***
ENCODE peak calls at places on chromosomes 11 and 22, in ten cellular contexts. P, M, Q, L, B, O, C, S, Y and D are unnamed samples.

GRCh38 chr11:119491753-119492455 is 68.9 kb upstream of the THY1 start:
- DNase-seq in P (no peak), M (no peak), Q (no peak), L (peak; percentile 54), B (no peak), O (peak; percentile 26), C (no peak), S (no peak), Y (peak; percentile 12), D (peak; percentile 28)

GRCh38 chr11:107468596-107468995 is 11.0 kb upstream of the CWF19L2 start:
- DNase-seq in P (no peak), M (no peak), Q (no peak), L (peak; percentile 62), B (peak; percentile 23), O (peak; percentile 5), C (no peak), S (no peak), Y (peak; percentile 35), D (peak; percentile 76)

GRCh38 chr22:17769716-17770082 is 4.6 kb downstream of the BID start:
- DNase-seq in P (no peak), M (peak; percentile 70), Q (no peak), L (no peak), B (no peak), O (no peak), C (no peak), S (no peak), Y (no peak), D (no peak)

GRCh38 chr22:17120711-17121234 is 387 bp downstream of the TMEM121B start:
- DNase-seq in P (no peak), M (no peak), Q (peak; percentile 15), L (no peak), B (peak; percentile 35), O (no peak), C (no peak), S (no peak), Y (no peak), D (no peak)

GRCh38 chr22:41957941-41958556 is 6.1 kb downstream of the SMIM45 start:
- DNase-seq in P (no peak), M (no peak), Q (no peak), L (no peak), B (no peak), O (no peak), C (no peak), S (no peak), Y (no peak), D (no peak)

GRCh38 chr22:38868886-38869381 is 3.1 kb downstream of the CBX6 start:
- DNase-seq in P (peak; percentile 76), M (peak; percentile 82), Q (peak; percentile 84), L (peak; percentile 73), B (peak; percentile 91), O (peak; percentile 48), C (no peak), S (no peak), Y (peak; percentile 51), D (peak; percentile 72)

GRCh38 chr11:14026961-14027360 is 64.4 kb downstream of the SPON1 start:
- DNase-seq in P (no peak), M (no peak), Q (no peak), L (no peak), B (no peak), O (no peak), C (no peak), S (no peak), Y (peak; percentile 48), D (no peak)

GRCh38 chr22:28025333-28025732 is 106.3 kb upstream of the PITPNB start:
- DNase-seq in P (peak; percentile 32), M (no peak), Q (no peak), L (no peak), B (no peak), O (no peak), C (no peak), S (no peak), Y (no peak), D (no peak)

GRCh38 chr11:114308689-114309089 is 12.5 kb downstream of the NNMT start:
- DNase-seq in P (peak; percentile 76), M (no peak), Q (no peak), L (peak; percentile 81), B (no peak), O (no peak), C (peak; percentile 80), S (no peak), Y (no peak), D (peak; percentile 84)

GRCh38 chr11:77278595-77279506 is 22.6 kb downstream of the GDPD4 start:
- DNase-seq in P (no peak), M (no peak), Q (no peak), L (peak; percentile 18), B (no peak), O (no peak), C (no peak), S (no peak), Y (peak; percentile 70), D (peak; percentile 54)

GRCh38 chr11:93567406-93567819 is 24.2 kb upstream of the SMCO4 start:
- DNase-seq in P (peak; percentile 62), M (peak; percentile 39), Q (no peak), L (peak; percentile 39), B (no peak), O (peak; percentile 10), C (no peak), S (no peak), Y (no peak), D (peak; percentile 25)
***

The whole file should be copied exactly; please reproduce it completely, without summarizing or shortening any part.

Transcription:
ENCODE peak calls at places on chromosomes 11 and 22, in ten cellular contexts. P, M, Q, L, B, O, C, S, Y and D are unnamed samples.

GRCh38 chr11:119491753-119492455 is 68.9 kb upstream of the THY1 start:
- DNase-seq in P (no peak), M (no peak), Q (no peak), L (peak; percentile 54), B (no peak), O (peak; percentile 26), C (no peak), S (no peak), Y (peak; percentile 12), D (peak; percentile 28)

GRCh38 chr11:107468596-107468995 is 11.0 kb upstream of the CWF19L2 start:
- DNase-seq in P (no peak), M (no peak), Q (no peak), L (peak; percentile 62), B (peak; percentile 23), O (peak; percentile 5), C (no peak), S (no peak), Y (peak; percentile 35), D (peak; percentile 76)

GRCh38 chr22:17769716-17770082 is 4.6 kb downstream of the BID start:
- DNase-seq in P (no peak), M (peak; percentile 70), Q (no peak), L (no peak), B (no peak), O (no peak), C (no peak), S (no peak), Y (no peak), D (no peak)

GRCh38 chr22:17120711-17121234 is 387 bp downstream of the TMEM121B start:
- DNase-seq in P (no peak), M (no peak), Q (peak; percentile 15), L (no peak), B (peak; percentile 35), O (no peak), C (no peak), S (no peak), Y (no peak), D (no peak)

GRCh38 chr22:41957941-41958556 is 6.1 kb downstream of the SMIM45 start:
- DNase-seq in P (no peak), M (no peak), Q (no peak), L (no peak), B (no peak), O (no peak), C (no peak), S (no peak), Y (no peak), D (no peak)

GRCh38 chr22:38868886-38869381 is 3.1 kb downstream of the CBX6 start:
- DNase-seq in P (peak; percentile 76), M (peak; percentile 82), Q (peak; percentile 84), L (peak; percentile 73), B (peak; percentile 91), O (peak; percentile 48), C (no peak), S (no peak), Y (peak; percentile 51), D (peak; percentile 72)

GRCh38 chr11:14026961-14027360 is 64.4 kb downstream of the SPON1 start:
- DNase-seq in P (no peak), M (no peak), Q (no peak), L (no peak), B (no peak), O (no peak), C (no peak), S (no peak), Y (peak; percentile 48), D (no peak)

GRCh38 chr22:28025333-28025732 is 106.3 kb upstream of the PITPNB start:
- DNase-seq in P (peak; percentile 32), M (no peak), Q (no peak), L (no peak), B (no peak), O (no peak), C (no peak), S (no peak), Y (no peak), D (no peak)

GRCh38 chr11:114308689-114309089 is 12.5 kb downstream of the NNMT start:
- DNase-seq in P (peak; percentile 76), M (no peak), Q (no peak), L (peak; percentile 81), B (no peak), O (no peak), C (peak; percentile 80), S (no peak), Y (no peak), D (peak; percentile 84)

GRCh38 chr11:77278595-77279506 is 22.6 kb downstream of the GDPD4 start:
- DNase-seq in P (no peak), M (no peak), Q (no peak), L (peak; percentile 18), B (no peak), O (no peak), C (no peak), S (no peak), Y (peak; percentile 70), D (peak; percentile 54)

GRCh38 chr11:93567406-93567819 is 24.2 kb upstream of the SMCO4 start:
- DNase-seq in P (peak; percentile 62), M (peak; percentile 39), Q (no peak), L (peak; percentile 39), B (no peak), O (peak; percentile 10), C (no peak), S (no peak), Y (no peak), D (peak; percentile 25)